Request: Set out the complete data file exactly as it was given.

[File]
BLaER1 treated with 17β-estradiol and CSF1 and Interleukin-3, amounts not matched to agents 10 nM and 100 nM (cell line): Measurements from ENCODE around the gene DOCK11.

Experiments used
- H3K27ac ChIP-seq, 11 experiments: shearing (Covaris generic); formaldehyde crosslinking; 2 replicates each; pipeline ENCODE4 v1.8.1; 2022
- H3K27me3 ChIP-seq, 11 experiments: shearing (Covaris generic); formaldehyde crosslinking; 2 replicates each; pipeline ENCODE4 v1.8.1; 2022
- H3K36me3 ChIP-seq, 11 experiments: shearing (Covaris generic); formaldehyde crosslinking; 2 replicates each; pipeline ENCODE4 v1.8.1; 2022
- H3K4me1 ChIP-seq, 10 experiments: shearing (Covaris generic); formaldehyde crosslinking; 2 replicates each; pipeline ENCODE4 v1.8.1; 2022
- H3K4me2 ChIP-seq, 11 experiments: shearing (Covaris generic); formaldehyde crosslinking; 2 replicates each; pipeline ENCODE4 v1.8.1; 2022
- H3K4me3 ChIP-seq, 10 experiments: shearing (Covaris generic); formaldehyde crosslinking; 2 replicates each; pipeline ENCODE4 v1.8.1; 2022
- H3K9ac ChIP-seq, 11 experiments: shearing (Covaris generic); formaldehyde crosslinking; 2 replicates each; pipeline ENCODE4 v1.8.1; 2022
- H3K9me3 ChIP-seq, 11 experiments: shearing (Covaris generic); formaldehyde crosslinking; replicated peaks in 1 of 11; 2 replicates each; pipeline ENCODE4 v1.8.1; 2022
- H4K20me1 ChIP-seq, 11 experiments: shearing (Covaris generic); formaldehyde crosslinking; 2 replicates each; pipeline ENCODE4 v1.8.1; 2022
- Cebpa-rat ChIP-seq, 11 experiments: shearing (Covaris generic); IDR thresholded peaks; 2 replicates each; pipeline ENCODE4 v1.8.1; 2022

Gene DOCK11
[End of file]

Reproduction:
BLaER1 treated with 17β-estradiol and CSF1 and Interleukin-3, amounts not matched to agents 10 nM and 100 nM (cell line): Measurements from ENCODE around the gene DOCK11.

Experiments used
- H3K27ac ChIP-seq, 11 experiments: shearing (Covaris generic); formaldehyde crosslinking; 2 replicates each; pipeline ENCODE4 v1.8.1; 2022
- H3K27me3 ChIP-seq, 11 experiments: shearing (Covaris generic); formaldehyde crosslinking; 2 replicates each; pipeline ENCODE4 v1.8.1; 2022
- H3K36me3 ChIP-seq, 11 experiments: shearing (Covaris generic); formaldehyde crosslinking; 2 replicates each; pipeline ENCODE4 v1.8.1; 2022
- H3K4me1 ChIP-seq, 10 experiments: shearing (Covaris generic); formaldehyde crosslinking; 2 replicates each; pipeline ENCODE4 v1.8.1; 2022
- H3K4me2 ChIP-seq, 11 experiments: shearing (Covaris generic); formaldehyde crosslinking; 2 replicates each; pipeline ENCODE4 v1.8.1; 2022
- H3K4me3 ChIP-seq, 10 experiments: shearing (Covaris generic); formaldehyde crosslinking; 2 replicates each; pipeline ENCODE4 v1.8.1; 2022
- H3K9ac ChIP-seq, 11 experiments: shearing (Covaris generic); formaldehyde crosslinking; 2 replicates each; pipeline ENCODE4 v1.8.1; 2022
- H3K9me3 ChIP-seq, 11 experiments: shearing (Covaris generic); formaldehyde crosslinking; replicated peaks in 1 of 11; 2 replicates each; pipeline ENCODE4 v1.8.1; 2022
- H4K20me1 ChIP-seq, 11 experiments: shearing (Covaris generic); formaldehyde crosslinking; 2 replicates each; pipeline ENCODE4 v1.8.1; 2022
- Cebpa-rat ChIP-seq, 11 experiments: shearing (Covaris generic); IDR thresholded peaks; 2 replicates each; pipeline ENCODE4 v1.8.1; 2022

Gene DOCK11